Blog 4 minute read
With very few exceptions, the top comms job in Government (that of the Prime Minister’s Communications Director) goes to an ex-journalist.
Alastair Campbell – worked for the Mirror predominantly. The infamous Andy Coulson – News of the World. Robbie Gibb and Craig Oliver – the BBC.
Lee Cain, the incumbent until last week’s proverbial throwing of the pram toys, enjoyed a meteoric comms rise after a career based at the Sun and Mirror (where he once dressed as a chicken and hounded David Cameron). Meanwhile, his rumoured long-term replacement, Allegra Stratton is a former Newsnight editor.
I’m not suggesting journalists can’t make the move into comms/PR successfully. After all, it isn’t nuclear physics. Anyone with a fair mix of common sense and strategic nous stands a decent chance of doing alright.
Indeed, the logic of bringing an ex-hack into Government is understandable. In years gone by, the primary comms concern for a Prime Minister was how the national media were writing about him/her and their policies. Solution? Hire one of them to get as close as possible.
However, in a political era of fractured in-party relations, Brexit, and (especially) Covid-19 - perhaps the Communications Director role would be better suited to someone from the comms industry?
In other words, the job is now a different beast, more closely resembling a modern senior comms job - one where relationship-forming with stakeholders is essential, message creation amongst the most valuable skills, and tactical execution of a strategy not far behind.
Lee Cain and the wider Govt comms team certainly failed in these areas over the past six months.
They actually started off well. While the Govt’s wider Covid strategy has flip flopped (from herd immunity, to lockdown, to somewhere in between, then back to lockdown), the comms team’s approach can be seen as solid. Mainly - have a catchy slogan to make the rules easily digestible. Then use some sort of steps or tier system to categorise more complicated info.
Cue – ‘Stay Home. Protect the NHS. Save Lives’.
In hindsight, this should be applauded as bringing great clarity to the situation and helping foster the sort of national spirit we saw in the early stages of lockdown. This might be pushing it too far, but even the choice of colours for the slogan banner (seen most prominently adorning the Covid press conference lectern) was smart – with red, yellow and blue giving a subtle sense of cross-party cooperation in time of crisis. Of course, Boris Johnson’s refusal to involve other leaders soon put paid to any notion of this, with the home nations setting their own course.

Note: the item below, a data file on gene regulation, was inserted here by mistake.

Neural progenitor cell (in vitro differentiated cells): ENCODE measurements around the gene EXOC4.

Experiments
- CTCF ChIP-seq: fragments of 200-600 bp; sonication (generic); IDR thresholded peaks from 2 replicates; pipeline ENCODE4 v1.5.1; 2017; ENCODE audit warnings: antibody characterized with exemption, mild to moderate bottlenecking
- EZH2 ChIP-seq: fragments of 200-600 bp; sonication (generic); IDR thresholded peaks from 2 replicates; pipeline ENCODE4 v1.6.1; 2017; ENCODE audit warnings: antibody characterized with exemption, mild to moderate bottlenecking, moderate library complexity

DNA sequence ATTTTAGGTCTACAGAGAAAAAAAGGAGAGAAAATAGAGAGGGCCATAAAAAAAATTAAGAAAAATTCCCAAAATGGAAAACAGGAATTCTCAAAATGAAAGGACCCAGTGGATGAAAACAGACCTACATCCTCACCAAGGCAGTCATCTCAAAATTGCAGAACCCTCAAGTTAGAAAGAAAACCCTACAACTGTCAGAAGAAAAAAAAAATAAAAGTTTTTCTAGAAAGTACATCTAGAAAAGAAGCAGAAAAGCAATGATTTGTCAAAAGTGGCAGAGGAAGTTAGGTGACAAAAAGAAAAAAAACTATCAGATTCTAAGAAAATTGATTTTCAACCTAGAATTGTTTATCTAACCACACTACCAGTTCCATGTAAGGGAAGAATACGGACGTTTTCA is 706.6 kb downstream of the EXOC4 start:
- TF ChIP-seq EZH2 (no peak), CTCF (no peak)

We’ve been on the comms downslope since ‘Stay Alert. Control the Virus. Save Lives’ – widely seen as moving us from clarity to comedy. Even the banner design was odd, switching to a yellow road sign format, with green font that suggested: “Let’s go!! Don’t worry about the killer disease which you can control by simply being on your guard!”
You can also argue the Brexit TV ads that started airing in late Spring (encouraging businesses to ‘Get Going!’) did little to maintain caution.
The slogans then started mutating like… well, a virus. ‘Eat Out To Help Out’, ‘The Rule of Six’, ‘Hands-Face-Space’.
Elsewhere we had the little remembered five-level system announced in May, which fell apart in weeks as things initially designated for Level 1, like the return of live sport, suddenly got the go-ahead. This morphed into the better known three tiers, which has since gone out the window for our current ‘Circuit Breaker’.
Things get bleaker when looking purely at the comms execution. Govt spokespeople seem to be woefully prepped for media briefings, with Gove and Jenrick offering the latest in a long line of cock-ups. The sheer range of spokespeople used throughout Covid also hasn’t helped message consistency.
Use of social media? See the copy and paste tweets defending Cummings wheeled out by local MPs after the Barnard Castle affair.
At least they skilfully navigated the PM being drawn in to a high profile, lose-lose, row with a popular footballer. Oh, wait…
Given Cain has overseen all of this, the chop shouldn’t have come as a surprise to him. Although in true Tory fashion, Cain was due to fail upwards, moving in to a Chief of Staff role (although commentators have suggested it would have been with limited responsibilities, hence – pram, toys, out).
While Johnson’s spokesman, James Slack (you guessed it, a former Daily Mail editor!), is tipped to formally take on the director title, it is fellow journalist Stratton who commentators expect to call the comms shots.
Perhaps, as an industry insider, I overstate the importance of direct PR/communications experience. Surely, though, it couldn’t do any harm in No.10 right now?
Having said all that, given the shambles of the organisation the comms team serves - with shifting objectives, vanishing strategies, back-stabbing and a dearth of morals – maybe it won’t matter who takes the reins.
As David Cameron might have said: “You can put lipstick on a pig…”
Article written by George Baggaley, WW Communications Lead, HP, @GeorgeBloggaley
If you enjoyed this article, you can subscribe for free to our twice weekly event and subscriber alerts.
Currently, every new subscriber will receive three of our favourite reports about the public relations sector.